Jack's magic feather makes whatever he draws come to life. What would he draw to bring Christmas to life?
I’m pretty sure he already did! In ‘Jack Dash and the Summer Blizzard’ he conjures up a snowstorm in the school playground, along with a hundred and eighteen penguins. Penguins make ideal stocking-fillers as they’re the perfect shape.

What makes you laugh?
Misunderstandings and minor injuries.
What can we expect next from Sophie next year?

Jack Dash 3 is coming out in September. I’m still wrestling with the title, but it features a cowboy, a castle and a Cake Off Competition.

Who would you have at a literary New Year dinner party and why? 
Dr Seuss, Lewis Carroll, Louis Sachar and Jane Austen would get along swimmingly. I’d also invite Peter Frankopan because of his Twitter feed and his magnificent name.


What book would you recommend to readers to get them into the winter/festive spirit?
Maurice Sendak’s ‘In the Night Kitchen’ is the lesser-known and distinctly weirder precursor to ‘Where the Wild Things Are.’ It lingers in the head for years because it’s magical, strange and dark.

Everyone loves books as gifts which book would you like to receive or give this Christmas?
I’d love to have the catalogue of Basquiat’s paintings, which are currently on exhibition at the Barbican Centre in London. It’s for this reason, I’m giving it to my husband.

What's the meaning of Christmas for you and your characters?
No school and family arguments – my characters and I are indistinguishable.

Are you any good at building a snowman/woman?
I live in London and there’s rarely enough snow to build anything much. I once managed a small conical structure – a sort of snow parsnip.

www.sophieplowden.co.uk

Sunday, 3 December 2017

Daniel Whelan - Children's Author of The Box of Demons - Mr Ripley's Festive Edition Q&A


This is the second festive interview with many more fantastic ones to come. This one comes care of Daniel Whelan, who some of you might know from Harry Potter or maybe not :). He is the author of one of my personal favourite books The Box of Demons. It's a fantastic fantasy-fuelled story full of great humour that all young kids will really enjoy. The book cover above displays Chris Riddell's talent and who also features in the below Q&A. 

Thank you, Daniel, for taking part in the festive interview and welcome to Mr Ripley's Enchanted Books. 

The Box of Demons is fantastic book, what comes next?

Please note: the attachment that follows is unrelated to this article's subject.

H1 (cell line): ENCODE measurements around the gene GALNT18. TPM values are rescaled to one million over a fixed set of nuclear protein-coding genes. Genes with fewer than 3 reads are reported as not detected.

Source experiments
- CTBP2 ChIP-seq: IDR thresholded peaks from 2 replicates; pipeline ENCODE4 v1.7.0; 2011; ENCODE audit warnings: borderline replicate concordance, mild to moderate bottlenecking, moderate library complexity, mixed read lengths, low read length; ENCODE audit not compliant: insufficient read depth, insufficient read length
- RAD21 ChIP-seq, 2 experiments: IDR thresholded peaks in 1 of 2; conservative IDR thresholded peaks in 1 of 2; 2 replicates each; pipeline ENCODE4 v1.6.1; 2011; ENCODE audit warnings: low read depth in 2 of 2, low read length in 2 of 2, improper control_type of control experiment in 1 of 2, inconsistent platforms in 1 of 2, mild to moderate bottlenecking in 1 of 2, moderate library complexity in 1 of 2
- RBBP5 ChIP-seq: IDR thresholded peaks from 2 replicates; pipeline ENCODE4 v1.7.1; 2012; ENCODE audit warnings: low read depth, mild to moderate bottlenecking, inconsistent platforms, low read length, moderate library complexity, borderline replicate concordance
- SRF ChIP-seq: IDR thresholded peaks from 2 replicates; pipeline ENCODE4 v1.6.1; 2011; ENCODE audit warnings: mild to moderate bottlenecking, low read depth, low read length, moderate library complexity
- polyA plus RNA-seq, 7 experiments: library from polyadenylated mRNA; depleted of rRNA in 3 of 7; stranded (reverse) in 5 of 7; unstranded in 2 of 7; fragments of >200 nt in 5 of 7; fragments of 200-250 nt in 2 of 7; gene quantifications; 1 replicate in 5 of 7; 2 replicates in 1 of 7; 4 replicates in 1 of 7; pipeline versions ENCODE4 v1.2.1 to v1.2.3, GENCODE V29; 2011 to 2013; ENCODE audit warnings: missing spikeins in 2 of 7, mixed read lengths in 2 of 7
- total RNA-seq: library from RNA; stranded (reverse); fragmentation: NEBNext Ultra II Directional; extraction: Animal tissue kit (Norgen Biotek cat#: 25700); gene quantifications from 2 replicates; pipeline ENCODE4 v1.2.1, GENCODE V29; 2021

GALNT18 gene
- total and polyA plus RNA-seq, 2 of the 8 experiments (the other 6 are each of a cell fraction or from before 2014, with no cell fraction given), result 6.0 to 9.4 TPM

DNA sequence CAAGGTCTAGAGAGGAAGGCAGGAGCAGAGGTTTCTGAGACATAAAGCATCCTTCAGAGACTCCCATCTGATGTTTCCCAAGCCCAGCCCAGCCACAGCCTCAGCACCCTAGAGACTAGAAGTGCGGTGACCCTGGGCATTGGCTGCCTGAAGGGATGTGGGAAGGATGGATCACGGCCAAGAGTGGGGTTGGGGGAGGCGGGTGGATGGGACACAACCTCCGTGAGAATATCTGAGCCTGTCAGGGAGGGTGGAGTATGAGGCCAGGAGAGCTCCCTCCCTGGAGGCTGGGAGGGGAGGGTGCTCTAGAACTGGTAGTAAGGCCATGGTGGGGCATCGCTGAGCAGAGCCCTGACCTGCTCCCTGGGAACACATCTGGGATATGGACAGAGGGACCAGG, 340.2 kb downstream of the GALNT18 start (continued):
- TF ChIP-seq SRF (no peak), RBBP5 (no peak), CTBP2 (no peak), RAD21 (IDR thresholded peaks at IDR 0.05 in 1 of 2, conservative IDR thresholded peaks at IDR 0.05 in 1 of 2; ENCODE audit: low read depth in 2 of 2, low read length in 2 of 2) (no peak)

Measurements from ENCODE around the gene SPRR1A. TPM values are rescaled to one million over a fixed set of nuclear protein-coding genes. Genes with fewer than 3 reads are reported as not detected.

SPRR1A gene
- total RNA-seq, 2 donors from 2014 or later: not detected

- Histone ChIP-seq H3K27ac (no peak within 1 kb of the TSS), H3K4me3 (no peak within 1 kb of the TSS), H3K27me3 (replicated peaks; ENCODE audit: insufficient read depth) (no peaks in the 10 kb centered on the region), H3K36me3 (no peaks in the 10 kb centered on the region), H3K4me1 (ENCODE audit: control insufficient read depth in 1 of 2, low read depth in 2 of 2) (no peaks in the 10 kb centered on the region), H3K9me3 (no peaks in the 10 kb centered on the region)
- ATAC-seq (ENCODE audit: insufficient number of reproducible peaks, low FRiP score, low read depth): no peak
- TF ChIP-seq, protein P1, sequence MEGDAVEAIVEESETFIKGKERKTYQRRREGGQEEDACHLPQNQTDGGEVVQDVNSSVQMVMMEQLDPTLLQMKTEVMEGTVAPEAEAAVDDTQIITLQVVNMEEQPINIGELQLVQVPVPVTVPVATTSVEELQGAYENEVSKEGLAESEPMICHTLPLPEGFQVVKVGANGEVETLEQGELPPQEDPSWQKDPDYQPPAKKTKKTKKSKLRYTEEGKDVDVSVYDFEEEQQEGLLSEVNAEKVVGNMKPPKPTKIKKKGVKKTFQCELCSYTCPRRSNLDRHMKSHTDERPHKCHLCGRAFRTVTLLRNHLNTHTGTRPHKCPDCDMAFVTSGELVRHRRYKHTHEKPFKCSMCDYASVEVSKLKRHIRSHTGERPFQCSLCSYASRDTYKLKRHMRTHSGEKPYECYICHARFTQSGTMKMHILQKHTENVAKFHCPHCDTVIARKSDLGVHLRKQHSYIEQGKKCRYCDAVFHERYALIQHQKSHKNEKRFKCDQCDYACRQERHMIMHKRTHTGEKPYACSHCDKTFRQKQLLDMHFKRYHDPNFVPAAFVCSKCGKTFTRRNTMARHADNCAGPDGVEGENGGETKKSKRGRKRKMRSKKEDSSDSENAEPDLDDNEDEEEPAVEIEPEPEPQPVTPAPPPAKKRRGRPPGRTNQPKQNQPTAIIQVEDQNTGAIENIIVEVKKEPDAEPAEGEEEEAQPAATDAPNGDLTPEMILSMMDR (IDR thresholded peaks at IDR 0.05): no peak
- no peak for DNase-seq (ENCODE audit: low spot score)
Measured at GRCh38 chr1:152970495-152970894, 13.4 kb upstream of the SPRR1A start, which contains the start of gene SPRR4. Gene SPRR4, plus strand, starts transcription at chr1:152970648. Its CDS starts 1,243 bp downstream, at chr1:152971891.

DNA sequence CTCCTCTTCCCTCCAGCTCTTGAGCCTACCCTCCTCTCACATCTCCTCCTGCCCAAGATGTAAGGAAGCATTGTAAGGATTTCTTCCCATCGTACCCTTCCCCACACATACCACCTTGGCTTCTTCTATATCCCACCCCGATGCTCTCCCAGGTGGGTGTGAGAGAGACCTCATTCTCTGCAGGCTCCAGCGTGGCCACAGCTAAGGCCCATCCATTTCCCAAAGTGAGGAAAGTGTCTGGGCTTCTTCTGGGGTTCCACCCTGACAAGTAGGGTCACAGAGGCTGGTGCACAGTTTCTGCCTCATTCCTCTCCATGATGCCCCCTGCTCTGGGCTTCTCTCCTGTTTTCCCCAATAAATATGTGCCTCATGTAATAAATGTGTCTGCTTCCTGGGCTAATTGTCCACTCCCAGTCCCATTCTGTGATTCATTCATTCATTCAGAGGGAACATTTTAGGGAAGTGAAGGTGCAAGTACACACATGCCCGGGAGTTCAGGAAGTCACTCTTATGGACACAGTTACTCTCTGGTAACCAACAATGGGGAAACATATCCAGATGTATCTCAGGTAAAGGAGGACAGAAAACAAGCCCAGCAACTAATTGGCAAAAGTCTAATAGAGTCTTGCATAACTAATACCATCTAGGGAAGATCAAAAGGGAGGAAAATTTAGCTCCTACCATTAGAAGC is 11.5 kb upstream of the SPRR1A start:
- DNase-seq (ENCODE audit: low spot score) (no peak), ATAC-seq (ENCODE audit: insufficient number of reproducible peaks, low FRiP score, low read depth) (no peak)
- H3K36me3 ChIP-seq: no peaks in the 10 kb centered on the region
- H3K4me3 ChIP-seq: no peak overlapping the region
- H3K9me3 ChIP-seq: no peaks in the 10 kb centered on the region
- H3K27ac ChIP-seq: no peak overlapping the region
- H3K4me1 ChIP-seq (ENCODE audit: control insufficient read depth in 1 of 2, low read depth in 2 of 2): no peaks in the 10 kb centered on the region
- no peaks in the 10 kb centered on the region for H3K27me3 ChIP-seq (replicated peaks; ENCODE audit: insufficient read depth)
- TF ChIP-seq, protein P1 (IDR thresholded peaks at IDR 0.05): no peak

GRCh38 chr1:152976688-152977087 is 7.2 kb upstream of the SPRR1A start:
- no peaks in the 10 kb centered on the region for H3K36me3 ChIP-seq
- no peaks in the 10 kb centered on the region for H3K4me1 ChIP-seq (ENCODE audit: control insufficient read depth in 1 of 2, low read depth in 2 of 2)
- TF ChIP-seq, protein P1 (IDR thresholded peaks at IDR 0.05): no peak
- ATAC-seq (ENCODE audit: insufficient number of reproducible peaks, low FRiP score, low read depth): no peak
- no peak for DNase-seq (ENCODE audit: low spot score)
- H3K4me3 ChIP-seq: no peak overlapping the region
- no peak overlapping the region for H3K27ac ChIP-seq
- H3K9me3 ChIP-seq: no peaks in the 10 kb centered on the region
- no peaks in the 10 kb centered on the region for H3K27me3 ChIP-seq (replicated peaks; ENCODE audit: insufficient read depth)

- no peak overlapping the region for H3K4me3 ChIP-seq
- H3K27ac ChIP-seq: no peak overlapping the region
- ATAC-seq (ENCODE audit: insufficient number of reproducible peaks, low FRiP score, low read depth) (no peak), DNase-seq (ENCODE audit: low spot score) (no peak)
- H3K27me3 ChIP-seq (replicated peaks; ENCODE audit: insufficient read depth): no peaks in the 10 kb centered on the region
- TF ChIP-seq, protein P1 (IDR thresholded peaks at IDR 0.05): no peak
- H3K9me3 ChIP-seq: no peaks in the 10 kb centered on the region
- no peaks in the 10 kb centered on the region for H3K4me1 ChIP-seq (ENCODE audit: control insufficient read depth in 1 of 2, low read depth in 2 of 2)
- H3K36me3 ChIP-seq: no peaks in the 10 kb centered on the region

Thank you! I’m not sure what’ll be out next. I’ve got two books on the go, one a bit more YA than The Box of Demons and one very firmly in Middle Grade. The YA-ish one is nearest to completion, but I keep cheating on it with the MG which has been a bit more fun to write. I’d hope to have one out in 2019, but that isn’t really down to me.

If your next book was illustrated, and you could choose any illustrator, who would it be and why?
If it were down to me, I’d pick Chris Riddell every time because he made the characters in The Box of Demons look better than I imagined them, and now it's quite hard when thinking of new ones not to wonder what Chris would make of them. Unfortunately for me Chris is very busy, so I can’t imagine I’d be lucky enough to work with him again.
I tend to favour quite cartoony or comicky illustrations. I love Sarah McIntyre’s stuff. There’s an author called Tatum Flynn who is also an artist, I’d love to work with her one day. And Marc Simonetti, who does the French covers for Terry Pratchett’s Discworld, he’s great.
I’ve been a part of the Save Hari campaign to save Haringey’s Children’s Librarians - I live in Wales now, but as I’m Patron of Reading at North Harringay Primary School it’s part of my job to protect access to books for those kids - and all our artwork for that was done by Emer Stamp, who I think is marvellous. 


Which book monsters/authors would you have at a literary New Year dinner party and why? (or actor maybe?)
This Christmas belongs to one monster and one monster alone: Mr. Underbed. Hopefully he’d bring his creator Chris Riddell along with him, because Chris is such fantastic company.